Gov. James J. Florio of New Jersey last week signed a bill requiring seat belts in all new school buses, making the state the first in the nation to mandate the safety measure.
The law also requires higher seat backs for the vehicles to help prevent whiplash and other injuries.
Sen. C. Louis Bassano, the sponsor of the measure, estimated that it will take at least 12 years before all of the buses operating in the state are equipped with lap belts.
According to the senator, seven or eight districts in the state already require seat belts, and most school buses have the higher seat backs.
Mr. Bassano, who first introduced school-bus seat-belt legislation nearly 20 years ago, attributed the bill’s success to a Republican majority in the legislature, money for a study by the New Jersey Institute of Technology, and society’s growing acceptance of seat belts.
Opponents of the bill argued that the devices are unnecessary in buses and could actually cause more injuries than they prevent.
Responding to complaints by educators that state-mandated achievement tests were being given too often, the Illinois legislature has approved a bill reducing the number of tests required for each grade.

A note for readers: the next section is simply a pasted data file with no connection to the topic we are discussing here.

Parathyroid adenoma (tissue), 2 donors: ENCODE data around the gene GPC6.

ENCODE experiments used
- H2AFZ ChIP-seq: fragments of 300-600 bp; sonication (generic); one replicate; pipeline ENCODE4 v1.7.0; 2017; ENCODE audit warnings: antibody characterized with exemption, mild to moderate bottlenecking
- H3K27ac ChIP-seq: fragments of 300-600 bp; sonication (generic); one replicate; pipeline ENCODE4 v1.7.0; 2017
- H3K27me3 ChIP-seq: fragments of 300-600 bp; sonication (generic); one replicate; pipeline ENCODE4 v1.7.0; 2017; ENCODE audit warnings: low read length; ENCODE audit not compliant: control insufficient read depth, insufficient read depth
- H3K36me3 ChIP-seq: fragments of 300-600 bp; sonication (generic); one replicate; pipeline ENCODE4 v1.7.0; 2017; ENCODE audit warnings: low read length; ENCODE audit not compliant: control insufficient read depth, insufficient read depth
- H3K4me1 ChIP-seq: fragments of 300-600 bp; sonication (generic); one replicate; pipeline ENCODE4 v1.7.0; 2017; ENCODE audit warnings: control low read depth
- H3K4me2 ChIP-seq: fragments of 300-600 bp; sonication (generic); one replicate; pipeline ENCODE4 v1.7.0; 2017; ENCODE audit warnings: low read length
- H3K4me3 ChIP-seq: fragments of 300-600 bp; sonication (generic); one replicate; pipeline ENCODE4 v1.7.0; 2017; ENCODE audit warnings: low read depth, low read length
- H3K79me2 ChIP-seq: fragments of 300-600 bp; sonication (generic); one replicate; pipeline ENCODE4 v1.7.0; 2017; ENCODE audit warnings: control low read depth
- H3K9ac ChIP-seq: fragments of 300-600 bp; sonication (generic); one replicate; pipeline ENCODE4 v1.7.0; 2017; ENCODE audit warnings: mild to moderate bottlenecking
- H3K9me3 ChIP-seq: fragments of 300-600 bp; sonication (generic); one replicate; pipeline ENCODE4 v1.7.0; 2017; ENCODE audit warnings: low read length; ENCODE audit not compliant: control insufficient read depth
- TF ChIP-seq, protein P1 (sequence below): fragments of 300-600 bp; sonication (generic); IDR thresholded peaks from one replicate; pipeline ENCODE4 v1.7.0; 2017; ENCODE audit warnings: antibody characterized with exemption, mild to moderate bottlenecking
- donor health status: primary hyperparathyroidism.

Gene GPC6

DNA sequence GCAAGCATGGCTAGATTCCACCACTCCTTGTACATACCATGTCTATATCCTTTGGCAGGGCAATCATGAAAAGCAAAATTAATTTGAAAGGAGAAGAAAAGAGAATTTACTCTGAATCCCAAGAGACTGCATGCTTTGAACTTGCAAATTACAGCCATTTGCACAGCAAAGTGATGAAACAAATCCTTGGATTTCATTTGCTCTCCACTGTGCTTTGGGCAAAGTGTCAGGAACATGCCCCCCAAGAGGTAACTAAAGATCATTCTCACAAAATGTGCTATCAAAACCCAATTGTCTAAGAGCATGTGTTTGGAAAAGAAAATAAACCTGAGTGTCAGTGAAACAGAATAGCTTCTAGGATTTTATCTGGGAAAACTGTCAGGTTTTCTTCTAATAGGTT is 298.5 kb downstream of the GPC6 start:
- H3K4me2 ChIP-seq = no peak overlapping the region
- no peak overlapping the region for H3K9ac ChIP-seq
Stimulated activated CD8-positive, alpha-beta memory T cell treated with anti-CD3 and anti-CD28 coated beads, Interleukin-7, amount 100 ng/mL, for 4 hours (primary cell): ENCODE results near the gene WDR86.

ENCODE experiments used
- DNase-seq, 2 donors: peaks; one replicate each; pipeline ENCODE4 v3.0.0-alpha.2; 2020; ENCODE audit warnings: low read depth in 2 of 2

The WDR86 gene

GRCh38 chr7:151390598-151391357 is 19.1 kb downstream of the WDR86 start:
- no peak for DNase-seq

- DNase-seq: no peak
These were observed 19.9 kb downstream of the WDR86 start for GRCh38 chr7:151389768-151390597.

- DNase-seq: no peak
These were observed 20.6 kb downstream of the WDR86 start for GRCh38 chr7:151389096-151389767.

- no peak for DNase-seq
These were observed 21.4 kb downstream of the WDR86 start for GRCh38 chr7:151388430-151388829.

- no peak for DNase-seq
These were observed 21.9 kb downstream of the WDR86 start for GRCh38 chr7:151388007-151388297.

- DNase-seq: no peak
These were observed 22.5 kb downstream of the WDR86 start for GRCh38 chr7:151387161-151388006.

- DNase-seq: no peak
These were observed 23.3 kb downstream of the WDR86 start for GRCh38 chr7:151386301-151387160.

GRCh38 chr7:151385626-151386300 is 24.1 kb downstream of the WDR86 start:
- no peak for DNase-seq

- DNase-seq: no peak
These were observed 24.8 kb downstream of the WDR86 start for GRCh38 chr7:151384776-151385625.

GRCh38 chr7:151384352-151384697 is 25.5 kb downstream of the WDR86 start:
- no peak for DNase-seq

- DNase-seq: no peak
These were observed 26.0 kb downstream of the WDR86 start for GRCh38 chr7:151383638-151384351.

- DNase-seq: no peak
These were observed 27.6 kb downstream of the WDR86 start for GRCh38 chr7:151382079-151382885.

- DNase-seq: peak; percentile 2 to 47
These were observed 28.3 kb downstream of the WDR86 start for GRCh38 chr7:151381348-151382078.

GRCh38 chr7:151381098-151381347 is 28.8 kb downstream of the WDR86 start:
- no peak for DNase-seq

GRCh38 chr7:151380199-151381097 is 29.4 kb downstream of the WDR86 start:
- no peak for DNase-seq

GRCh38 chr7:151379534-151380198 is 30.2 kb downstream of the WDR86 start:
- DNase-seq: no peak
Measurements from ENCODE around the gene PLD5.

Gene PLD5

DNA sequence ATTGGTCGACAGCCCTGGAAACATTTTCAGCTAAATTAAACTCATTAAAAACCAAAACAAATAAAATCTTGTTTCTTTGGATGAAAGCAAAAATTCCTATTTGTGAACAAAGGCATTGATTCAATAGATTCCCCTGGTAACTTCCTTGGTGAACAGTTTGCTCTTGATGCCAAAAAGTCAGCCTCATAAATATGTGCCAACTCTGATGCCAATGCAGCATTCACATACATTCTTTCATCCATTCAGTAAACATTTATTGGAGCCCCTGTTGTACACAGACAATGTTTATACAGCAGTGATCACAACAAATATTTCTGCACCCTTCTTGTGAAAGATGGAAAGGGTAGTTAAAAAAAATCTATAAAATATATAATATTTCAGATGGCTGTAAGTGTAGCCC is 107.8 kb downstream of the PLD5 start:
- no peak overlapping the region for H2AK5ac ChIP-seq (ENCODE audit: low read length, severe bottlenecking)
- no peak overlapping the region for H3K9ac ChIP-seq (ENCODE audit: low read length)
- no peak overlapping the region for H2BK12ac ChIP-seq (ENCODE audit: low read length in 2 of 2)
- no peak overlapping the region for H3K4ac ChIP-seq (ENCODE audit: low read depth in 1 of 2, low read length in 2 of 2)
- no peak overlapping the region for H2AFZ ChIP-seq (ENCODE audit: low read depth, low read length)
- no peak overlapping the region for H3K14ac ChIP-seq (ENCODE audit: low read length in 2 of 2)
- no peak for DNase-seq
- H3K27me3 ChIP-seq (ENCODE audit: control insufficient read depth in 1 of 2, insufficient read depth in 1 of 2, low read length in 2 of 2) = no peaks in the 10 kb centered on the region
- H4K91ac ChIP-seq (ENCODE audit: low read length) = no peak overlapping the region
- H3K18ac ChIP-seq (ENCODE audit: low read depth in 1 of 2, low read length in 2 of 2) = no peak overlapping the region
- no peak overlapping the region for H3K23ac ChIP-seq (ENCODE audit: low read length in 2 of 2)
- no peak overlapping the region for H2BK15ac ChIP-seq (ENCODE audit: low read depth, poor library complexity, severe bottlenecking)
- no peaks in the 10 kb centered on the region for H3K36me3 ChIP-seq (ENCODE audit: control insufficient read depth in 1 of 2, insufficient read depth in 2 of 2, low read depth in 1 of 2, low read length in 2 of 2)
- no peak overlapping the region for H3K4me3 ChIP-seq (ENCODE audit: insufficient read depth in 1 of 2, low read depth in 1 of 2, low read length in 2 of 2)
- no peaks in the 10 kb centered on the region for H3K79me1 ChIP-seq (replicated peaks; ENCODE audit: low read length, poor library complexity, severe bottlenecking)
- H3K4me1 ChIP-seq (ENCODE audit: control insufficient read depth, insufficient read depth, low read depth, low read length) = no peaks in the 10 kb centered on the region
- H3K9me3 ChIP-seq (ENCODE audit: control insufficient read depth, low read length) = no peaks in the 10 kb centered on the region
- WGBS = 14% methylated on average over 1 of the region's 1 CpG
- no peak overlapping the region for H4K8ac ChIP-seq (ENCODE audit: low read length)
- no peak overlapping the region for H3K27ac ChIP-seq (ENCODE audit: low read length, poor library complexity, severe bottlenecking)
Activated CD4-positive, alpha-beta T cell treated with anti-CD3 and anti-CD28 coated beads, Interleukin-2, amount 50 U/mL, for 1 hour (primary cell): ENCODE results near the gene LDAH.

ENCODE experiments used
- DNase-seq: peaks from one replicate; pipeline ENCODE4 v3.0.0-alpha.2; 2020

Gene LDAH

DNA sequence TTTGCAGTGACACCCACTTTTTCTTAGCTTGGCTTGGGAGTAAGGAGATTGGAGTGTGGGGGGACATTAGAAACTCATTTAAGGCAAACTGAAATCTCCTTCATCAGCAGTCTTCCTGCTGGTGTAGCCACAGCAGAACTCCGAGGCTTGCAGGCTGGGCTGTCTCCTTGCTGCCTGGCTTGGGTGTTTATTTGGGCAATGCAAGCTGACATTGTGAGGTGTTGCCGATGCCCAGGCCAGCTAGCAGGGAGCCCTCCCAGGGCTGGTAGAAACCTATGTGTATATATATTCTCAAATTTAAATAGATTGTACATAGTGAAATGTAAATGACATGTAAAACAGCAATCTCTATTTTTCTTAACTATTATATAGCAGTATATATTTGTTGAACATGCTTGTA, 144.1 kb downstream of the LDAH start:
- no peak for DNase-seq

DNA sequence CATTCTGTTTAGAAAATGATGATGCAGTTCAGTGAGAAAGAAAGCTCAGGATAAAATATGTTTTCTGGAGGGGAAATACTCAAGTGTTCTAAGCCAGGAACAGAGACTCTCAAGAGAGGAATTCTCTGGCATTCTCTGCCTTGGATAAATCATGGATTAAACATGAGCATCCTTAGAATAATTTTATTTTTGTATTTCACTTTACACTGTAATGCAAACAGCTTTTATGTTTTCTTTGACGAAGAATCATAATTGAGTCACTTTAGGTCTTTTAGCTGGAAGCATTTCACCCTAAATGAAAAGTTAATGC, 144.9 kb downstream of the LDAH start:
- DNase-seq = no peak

Under a measure signed last month by Gov. Jim Edgar, no student will have spent more than 25 hours taking state-mandated tests by the time he or she finishes high school.
To keep districts from having to administer duplicate tests to get detailed information, the law also provides that the state will report individual test scores to districts. In the past, the state has only told districts of their average test scores.
Teachers had argued that the testing program was cutting into needed instructional time with its requirement that students be tested in seven subjects in the 3rd, 6th, 8th, and 11th grades.
Kansas school districts on average are considerably smaller than those in comparable states, a legislative audit has found.
Many of the 304 districts are too small to be efficient, the report says.
The report is seen as aiding lawmakers seeking to control spending by eliminating smaller, expensive-to-run districts.
Under a school-finance measure approved this year, the state for the first time became responsible for setting local property-tax levies and for financing district operations.
The report says annual operating costs could be reduced by $127 million if Kansas increased its average district size and statewide student-teacher ratio to that of similar states.
A small Arkansas school district has filed a finance-equity lawsuit against Gov. Bill Clinton and other top state officials.
The Lake View district contends in a suit filed last month that the state formula for providing aid to public schools is unconstitutional because it gives an unfair advantage to districts with high property values.
The 233-student district received $3,707 per student in state and local funding during the 1990-91 school year, while the state’s seven wealthiest districts had $5,384 per pupil to spend.
A version of this article appeared in the September 16, 1992 edition of Education Week as News In Brief